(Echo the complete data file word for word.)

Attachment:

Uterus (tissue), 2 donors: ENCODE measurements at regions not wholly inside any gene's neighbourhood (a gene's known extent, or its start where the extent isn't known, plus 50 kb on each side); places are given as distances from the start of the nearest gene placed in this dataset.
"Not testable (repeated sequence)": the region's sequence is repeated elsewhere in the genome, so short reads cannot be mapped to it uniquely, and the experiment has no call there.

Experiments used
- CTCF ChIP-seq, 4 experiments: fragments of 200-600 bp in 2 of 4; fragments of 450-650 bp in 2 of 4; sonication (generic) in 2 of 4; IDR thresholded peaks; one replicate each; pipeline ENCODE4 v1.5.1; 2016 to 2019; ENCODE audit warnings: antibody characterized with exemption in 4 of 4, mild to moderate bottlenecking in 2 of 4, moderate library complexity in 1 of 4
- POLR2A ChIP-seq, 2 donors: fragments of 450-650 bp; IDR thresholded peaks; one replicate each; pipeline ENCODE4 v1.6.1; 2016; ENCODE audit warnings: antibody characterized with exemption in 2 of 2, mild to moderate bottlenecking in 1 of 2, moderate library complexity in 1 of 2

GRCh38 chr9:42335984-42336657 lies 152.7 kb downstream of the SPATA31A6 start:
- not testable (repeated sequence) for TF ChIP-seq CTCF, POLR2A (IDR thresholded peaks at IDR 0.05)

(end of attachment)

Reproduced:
Uterus (tissue), 2 donors: ENCODE measurements at regions not wholly inside any gene's neighbourhood (a gene's known extent, or its start where the extent isn't known, plus 50 kb on each side); places are given as distances from the start of the nearest gene placed in this dataset.
"Not testable (repeated sequence)": the region's sequence is repeated elsewhere in the genome, so short reads cannot be mapped to it uniquely, and the experiment has no call there.

Experiments used
- CTCF ChIP-seq, 4 experiments: fragments of 200-600 bp in 2 of 4; fragments of 450-650 bp in 2 of 4; sonication (generic) in 2 of 4; IDR thresholded peaks; one replicate each; pipeline ENCODE4 v1.5.1; 2016 to 2019; ENCODE audit warnings: antibody characterized with exemption in 4 of 4, mild to moderate bottlenecking in 2 of 4, moderate library complexity in 1 of 4
- POLR2A ChIP-seq, 2 donors: fragments of 450-650 bp; IDR thresholded peaks; one replicate each; pipeline ENCODE4 v1.6.1; 2016; ENCODE audit warnings: antibody characterized with exemption in 2 of 2, mild to moderate bottlenecking in 1 of 2, moderate library complexity in 1 of 2

GRCh38 chr9:42335984-42336657 lies 152.7 kb downstream of the SPATA31A6 start:
- not testable (repeated sequence) for TF ChIP-seq CTCF, POLR2A (IDR thresholded peaks at IDR 0.05)